As we discussed in two prior posts (here and here), the April 29, 2015, draft House 21st Century Cures bill would make several changes to federal health privacy law. This post focuses on provisions that would relax limitations on payment for PHI disclosed for research purposes and that would expand the purposes for which covered entities may disclose PHI to FDA-regulated entities without individual authorization. We also discuss several provisions included in a prior draft of the Cures bill that have been excluded from the April 29 draft.

Relaxing Limitation on Remuneration for PHI Disclosed for Research

Under current law, covered entities and business associates may not sell PHI. The disclosure of PHI for certain research purposes is not considered a “sale,” as long as “the only remuneration received by the covered entity or business associate is a reasonable cost-based fee to cover the cost to prepare and transmit the [PHI] for such purpose.” Section 1124 of the Cures bill would add a new section 13443 to the HITECH Act to provide that disclosures of PHI for research purposes “are not subject to the limitation on remuneration” in current law. Thus, the provision would permit covered entities to be paid more than their costs by entities to which they disclose PHI for research purposes.

Expanding Disclosure to Pharmaceutical and Device Manufacturers and Other FDA-Regulated Entities for Research

Covered entities may currently disclose PHI, without written authorization or an opportunity for the subject individual to object, to entities subject to the jurisdiction of the Food and Drug Administration (FDA), such as pharmaceutical and device makers. However, PHI may be disclosed to these entities only for certain “public health activities” related to the FDA-regulated product or activity, such as adverse event reporting, enabling product recalls, or conducting post-market surveillance. New section 13443 of the HITECH Act would permit covered entities to disclose PHI to FDA-regulated entities for “research activities including comparative effectiveness research activities, related to the quality, or effectiveness of a product or activity” regulated by FDA.

Provisions Excluded from the Most Recent Draft Cures Bill

The April 29 draft of the Cures bill excludes several health-privacy-related provisions that were included in a prior draft. The discussion draft released in January 2015 would have:

  • Allowed covered entities to disclose a “limited data set” for research purposes without a data use agreement as long as the use of the data set had been reviewed and approved by an IRB and the recipient protects the data set with administrative, physical, and technical safeguards and complies with other requirements;
  • Imposed additional requirements on recipients of both limited data sets and “de-identified” data, such as prohibiting recipients of such data from knowingly identifying, contacting, or attempting to contact the individuals whose data is included; and
  • Allowed clinical data registries to comply with HIPAA privacy and security rules in lieu of complying with the federal Common Rule.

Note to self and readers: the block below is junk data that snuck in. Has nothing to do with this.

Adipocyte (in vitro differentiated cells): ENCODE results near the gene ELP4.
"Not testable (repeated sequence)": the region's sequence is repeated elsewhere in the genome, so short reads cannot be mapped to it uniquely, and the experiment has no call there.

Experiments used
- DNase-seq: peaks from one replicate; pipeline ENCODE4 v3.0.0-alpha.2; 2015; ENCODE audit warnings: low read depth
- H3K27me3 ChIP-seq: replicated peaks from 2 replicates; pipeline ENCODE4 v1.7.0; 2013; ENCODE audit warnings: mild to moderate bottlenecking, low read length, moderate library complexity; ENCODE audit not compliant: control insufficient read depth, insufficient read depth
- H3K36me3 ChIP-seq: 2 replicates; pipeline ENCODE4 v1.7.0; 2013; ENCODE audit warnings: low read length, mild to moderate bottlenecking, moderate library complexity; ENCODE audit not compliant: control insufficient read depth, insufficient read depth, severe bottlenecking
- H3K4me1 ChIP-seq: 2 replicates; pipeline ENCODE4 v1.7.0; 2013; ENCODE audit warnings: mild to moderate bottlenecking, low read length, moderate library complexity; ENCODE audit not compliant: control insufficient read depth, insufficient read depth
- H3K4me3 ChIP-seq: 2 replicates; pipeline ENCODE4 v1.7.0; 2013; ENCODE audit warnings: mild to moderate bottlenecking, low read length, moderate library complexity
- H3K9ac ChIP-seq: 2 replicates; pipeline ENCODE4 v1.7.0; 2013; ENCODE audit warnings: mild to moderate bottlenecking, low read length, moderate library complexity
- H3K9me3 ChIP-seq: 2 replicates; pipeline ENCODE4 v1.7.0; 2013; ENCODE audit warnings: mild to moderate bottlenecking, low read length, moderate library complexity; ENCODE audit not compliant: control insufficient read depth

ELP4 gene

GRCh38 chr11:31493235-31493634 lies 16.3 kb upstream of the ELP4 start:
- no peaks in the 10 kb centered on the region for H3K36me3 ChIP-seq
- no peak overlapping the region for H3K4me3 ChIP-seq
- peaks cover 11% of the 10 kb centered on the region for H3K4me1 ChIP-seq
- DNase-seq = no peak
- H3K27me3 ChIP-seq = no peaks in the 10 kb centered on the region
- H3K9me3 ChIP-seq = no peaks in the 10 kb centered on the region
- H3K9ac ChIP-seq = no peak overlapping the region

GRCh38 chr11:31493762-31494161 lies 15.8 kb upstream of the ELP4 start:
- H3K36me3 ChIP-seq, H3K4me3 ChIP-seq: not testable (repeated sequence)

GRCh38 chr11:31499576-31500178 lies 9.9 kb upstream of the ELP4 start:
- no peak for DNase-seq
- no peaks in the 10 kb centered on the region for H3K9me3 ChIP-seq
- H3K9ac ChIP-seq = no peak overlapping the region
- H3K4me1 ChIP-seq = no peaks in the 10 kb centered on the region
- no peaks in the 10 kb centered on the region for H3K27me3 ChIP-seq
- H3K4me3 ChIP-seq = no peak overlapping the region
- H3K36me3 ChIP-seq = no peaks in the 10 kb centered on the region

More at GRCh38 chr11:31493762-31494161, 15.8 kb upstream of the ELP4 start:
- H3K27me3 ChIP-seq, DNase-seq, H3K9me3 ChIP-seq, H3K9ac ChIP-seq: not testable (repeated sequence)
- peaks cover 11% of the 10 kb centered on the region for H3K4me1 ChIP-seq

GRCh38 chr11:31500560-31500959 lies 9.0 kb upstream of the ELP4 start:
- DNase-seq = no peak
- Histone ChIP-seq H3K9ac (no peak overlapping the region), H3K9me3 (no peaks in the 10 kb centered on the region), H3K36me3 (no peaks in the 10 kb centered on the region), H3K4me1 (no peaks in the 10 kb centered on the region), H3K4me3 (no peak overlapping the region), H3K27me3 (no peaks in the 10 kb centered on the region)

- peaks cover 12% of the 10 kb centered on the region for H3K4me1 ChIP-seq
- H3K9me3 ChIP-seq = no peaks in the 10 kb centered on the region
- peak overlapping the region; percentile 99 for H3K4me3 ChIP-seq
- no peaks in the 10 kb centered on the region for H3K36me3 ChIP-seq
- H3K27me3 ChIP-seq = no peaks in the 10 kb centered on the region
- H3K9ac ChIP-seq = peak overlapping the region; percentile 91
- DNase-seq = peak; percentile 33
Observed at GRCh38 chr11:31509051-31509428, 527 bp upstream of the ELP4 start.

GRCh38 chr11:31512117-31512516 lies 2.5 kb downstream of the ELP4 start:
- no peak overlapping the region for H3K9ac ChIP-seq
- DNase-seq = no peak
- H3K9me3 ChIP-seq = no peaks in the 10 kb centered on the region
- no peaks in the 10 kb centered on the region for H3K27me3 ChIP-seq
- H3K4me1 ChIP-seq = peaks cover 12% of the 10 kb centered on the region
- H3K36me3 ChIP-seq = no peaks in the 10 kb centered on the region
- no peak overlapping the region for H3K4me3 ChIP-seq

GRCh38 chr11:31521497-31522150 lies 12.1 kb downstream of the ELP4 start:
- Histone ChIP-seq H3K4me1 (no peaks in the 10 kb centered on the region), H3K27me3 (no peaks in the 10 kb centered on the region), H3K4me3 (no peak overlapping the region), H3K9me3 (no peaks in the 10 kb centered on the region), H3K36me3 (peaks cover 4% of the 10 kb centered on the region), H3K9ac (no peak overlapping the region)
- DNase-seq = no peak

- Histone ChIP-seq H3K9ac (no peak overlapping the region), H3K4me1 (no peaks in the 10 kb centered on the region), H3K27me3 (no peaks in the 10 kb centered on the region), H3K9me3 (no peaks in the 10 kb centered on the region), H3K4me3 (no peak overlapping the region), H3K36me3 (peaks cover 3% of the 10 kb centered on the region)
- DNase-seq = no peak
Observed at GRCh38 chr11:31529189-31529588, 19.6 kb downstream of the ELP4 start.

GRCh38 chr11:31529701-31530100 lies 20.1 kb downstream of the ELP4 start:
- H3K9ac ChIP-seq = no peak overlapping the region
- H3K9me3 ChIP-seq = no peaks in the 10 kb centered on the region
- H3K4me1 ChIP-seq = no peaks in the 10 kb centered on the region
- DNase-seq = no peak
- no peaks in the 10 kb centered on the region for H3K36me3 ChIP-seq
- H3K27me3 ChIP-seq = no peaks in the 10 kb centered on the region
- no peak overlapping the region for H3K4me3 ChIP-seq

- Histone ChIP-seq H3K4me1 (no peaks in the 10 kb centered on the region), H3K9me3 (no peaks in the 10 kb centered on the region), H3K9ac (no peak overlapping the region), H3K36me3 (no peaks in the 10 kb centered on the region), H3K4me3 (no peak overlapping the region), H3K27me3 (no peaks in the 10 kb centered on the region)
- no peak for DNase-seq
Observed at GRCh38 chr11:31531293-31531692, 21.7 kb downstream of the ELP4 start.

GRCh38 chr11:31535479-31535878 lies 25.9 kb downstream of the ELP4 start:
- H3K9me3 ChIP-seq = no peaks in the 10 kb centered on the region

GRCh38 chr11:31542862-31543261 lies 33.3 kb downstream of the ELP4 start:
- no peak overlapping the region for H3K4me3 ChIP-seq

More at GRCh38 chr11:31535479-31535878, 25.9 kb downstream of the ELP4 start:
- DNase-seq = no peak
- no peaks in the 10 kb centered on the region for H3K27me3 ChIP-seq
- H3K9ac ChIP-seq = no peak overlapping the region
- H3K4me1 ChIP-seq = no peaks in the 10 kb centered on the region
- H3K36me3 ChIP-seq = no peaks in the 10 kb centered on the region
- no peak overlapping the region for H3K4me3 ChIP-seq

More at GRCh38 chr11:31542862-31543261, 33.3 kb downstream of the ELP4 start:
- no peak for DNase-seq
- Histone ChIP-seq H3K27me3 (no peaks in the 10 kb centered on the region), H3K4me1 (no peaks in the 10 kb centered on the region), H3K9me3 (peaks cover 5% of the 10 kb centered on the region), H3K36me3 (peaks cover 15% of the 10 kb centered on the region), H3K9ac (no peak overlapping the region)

These provisions are not included in the most recent draft and it is unclear whether Members of Congress may consider adding them.

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Photo of Anna D. Kraus Anna D. Kraus

Anna Durand Kraus has a multi-disciplinary practice advising clients on issues relating to the complex array of laws governing the health care industry. Her background as Deputy General Counsel to the U.S. Department of Health and Human Services (HHS) gives her broad experience…

Anna Durand Kraus has a multi-disciplinary practice advising clients on issues relating to the complex array of laws governing the health care industry. Her background as Deputy General Counsel to the U.S. Department of Health and Human Services (HHS) gives her broad experience with, and valuable insight into, the programs and issues within the purview of HHS, including Medicare, Medicaid, fraud and abuse, and health information privacy. Ms. Kraus regularly advises clients on Medicare reimbursement matters, the Medicaid Drug Rebate program, health information privacy issues (including under HIPAA and the HITECH Act), and the challenges and opportunities presented by the Affordable Care Act.

Photo of Paige Jennings Paige Jennings

Paige Jennings is an associate in Covington’s Washington office. She works with the firm’s Federal–State Programs, Health Care, Antitrust, and Litigation practice groups. Ms. Jennings joined the firm after a number of years working on health policy matters in the government and private…

Paige Jennings is an associate in Covington’s Washington office. She works with the firm’s Federal–State Programs, Health Care, Antitrust, and Litigation practice groups. Ms. Jennings joined the firm after a number of years working on health policy matters in the government and private sectors. Prior to earning her law degree and Master of Public Affairs, she worked in the U.S. Senate for over four years, advising Senators John Breaux and Tom Carper on health and social policy matters. Ms. Jennings later handled federal health policy issues at WellPoint, Inc. During law school, she worked with the U.S. Office of Management and Budget during consideration of the Affordable Care Act, and with the Federal Trade Commission for then-Chairman Jon Leibowitz.